Trump S, Lukassen S, Anker MS, et al. Hypertension delays viral clearance and exacerbates airway hyperinflammation in patients with COVID-19. Nat Biotechnol 2020, published 24 December. Full-text: https://doi.org/10.1038/s41587-020-00796-1
ACEI treatment in patients with SARS-CoV-2 infection and hypertension might warrant further investigation. This is the suggestion by Irina Lehmann, Saskia Trump and colleagues from Charité, Berlin, who combined clinical data (n = 144) and single cell sequencing data of airway samples (n = 48) with in vitro experiments. The authors observed a distinct inflammatory predisposition of immune cells in patients with hypertension that correlated with critical COVID-19 progression. ACEI treatment was associated with dampened COVID-19-related hyperinflammation and with increased cell intrinsic antiviral responses.
Jorge A, D’Silva KM, Cohen A, et al. Temporal trends in severe COVID-19 outcomes in patients with rheumatic disease: a cohort study. Lancet Rheumatology 2020, published 23 December. Full-text: https://doi.org/10.1016/S2665-9913(20)30422-7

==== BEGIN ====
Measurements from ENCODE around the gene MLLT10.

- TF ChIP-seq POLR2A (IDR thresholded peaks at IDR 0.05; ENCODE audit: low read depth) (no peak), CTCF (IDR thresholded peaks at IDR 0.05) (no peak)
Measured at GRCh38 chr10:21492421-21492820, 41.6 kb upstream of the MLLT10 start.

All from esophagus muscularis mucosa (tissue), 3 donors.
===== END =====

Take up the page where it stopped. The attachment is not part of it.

In this cohort study of patients with rheumatic and musculoskeletal diseases, Hyon Choi, April Jorge and colleagues from Massachusetts General Hospital compared 2811 patients who were diagnosed with COVID-19 during the first 90 days of the pandemic (early cohort) with 5729 patients diagnosed during the second 90 days of the pandemic (late cohort). The late cohort fared better: the risk of hospitalization, intensive care unit admission, mechanical ventilation, acute kidney injury, renal replacement therapy, and death was lower in the late cohort than in the early cohort. This finding is probably multifactorial, due to increased testing capacity allowing for detection of milder cases, improved supportive care, and improved treatments. The lesson for the future: use historical comparators cautiously in observational studies of new therapies for COVID-19!